The memory interface 580 converts a plurality of signals into NAND area access signals in response to a select signal SEL of a low level. For example, the memory interface 580 converts a signal inputted via an uppermost pin A[24] of the address pins A[24:0] into a command latch enable signal CLE to supply it to the variable resistance memory device. Also, the memory interface 580 supplies an activated NAND chip enable signal nCE_NAND to the variable resistance memory device.

In other words, the memory controller 590 supplies a plurality of signals to the memory interface 580 in response to an external command. However, the plurality of signals does not conform to the NAND flash memory specification. Therefore, the memory interface 580 converts the plurality of signals into NAND area access signals in response to the select signal SEL of a low level, and supplies the converted NAND area access signals to the variable resistance memory device.

FIG. 11 is a block diagram illustrating one possible method operable within the memory system of FIG. 6 for accessing the NAND area of a variable resistance memory device. Referring to FIG. 11, a memory controller 590 supplies a plurality of signals to the memory interface 580 in response to an external command. In particular, the memory controller 590 supplies a select signal SEL of a low level to the memory interface 580 in order to access the NAND area 512 of the variable resistance memory device.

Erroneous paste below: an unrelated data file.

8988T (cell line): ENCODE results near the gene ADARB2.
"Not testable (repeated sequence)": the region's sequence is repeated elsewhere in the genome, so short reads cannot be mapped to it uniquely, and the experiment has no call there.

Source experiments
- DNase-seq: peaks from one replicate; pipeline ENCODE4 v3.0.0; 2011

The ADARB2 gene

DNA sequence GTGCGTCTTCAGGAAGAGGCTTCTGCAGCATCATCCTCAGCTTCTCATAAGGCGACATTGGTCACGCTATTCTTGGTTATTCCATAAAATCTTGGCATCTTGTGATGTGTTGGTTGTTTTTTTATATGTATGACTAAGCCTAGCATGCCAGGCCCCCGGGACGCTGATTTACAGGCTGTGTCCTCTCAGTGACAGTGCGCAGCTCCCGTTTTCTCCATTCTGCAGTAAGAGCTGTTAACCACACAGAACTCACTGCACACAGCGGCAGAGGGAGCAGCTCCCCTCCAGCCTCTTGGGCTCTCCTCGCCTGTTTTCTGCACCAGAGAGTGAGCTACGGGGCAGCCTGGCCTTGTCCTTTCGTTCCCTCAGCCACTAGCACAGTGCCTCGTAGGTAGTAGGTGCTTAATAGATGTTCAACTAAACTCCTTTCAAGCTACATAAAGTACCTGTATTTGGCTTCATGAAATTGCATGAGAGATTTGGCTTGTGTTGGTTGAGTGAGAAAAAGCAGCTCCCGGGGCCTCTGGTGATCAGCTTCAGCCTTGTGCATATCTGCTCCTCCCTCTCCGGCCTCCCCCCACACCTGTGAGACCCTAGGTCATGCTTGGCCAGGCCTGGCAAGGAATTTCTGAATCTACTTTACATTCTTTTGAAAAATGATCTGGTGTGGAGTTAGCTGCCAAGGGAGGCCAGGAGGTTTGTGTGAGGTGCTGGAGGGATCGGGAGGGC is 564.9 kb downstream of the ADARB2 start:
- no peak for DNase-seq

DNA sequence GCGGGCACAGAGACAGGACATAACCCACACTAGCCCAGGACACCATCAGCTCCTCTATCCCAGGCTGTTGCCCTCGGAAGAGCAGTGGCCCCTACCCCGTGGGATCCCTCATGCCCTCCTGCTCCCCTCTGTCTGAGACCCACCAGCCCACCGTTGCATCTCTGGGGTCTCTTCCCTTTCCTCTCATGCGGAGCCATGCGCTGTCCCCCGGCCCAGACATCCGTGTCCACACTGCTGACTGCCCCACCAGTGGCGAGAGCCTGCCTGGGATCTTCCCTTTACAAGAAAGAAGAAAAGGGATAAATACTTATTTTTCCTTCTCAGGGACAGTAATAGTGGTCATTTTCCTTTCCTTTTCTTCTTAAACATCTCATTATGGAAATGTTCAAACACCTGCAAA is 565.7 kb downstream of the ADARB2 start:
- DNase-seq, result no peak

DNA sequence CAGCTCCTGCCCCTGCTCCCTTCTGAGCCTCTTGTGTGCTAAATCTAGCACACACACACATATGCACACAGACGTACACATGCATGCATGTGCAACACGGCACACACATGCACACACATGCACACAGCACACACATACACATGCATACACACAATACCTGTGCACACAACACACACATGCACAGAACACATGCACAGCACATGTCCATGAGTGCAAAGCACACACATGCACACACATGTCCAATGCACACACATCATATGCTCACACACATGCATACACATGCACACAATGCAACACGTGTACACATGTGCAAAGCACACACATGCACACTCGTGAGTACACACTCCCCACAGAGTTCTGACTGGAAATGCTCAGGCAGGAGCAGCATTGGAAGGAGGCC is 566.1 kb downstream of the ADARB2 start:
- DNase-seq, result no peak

The memory interface 580 supplies a plurality of signals to the variable resistance memory device in response to the select signal SEL of a low level. In detail, the memory interface 580 supplies an address ADDR to the address buffer 530. And the memory interface 580 supplies a command latch enable signal, a NAND chip enable signal nCE_NAND, a read enable signal nRE, a write enable signal nWE, and an address latch enable signal ALE to the control logic 570. In particular, the memory interface 570 supplies an activated NAND chip enable signal nCE_NAND to the control logic 570.

The control logic 570 controls peripheral circuits (including an address decoder 520, a write driver 550, a sense amplifier 555, and a data input/output buffer 560) so as to access the NAND area 512 of the memory cell array, in response to the activated NAND chip enable signal nCE_NAND. Particularly, the control logic 570 outputs data to the memory interface 380 in case page data is inputted to the data input/output buffer 360. The data input/output control signal is supplied from the control logic 370. In other words, the NAND area 512 is accessed in a page unit, contrary to the NOR area 511.